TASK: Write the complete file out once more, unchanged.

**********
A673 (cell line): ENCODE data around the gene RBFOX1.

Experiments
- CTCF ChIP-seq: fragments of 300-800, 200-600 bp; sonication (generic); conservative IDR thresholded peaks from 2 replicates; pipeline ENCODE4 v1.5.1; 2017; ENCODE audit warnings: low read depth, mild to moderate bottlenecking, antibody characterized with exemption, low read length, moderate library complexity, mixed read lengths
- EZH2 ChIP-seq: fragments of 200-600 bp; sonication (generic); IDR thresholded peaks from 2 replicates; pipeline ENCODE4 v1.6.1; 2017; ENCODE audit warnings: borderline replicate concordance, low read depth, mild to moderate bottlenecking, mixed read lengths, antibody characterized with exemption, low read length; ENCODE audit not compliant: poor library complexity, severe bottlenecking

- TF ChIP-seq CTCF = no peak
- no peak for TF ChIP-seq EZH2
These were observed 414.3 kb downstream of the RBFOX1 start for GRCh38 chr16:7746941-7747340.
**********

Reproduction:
A673 (cell line): ENCODE data around the gene RBFOX1.

Experiments
- CTCF ChIP-seq: fragments of 300-800, 200-600 bp; sonication (generic); conservative IDR thresholded peaks from 2 replicates; pipeline ENCODE4 v1.5.1; 2017; ENCODE audit warnings: low read depth, mild to moderate bottlenecking, antibody characterized with exemption, low read length, moderate library complexity, mixed read lengths
- EZH2 ChIP-seq: fragments of 200-600 bp; sonication (generic); IDR thresholded peaks from 2 replicates; pipeline ENCODE4 v1.6.1; 2017; ENCODE audit warnings: borderline replicate concordance, low read depth, mild to moderate bottlenecking, mixed read lengths, antibody characterized with exemption, low read length; ENCODE audit not compliant: poor library complexity, severe bottlenecking

- TF ChIP-seq CTCF = no peak
- no peak for TF ChIP-seq EZH2
These were observed 414.3 kb downstream of the RBFOX1 start for GRCh38 chr16:7746941-7747340.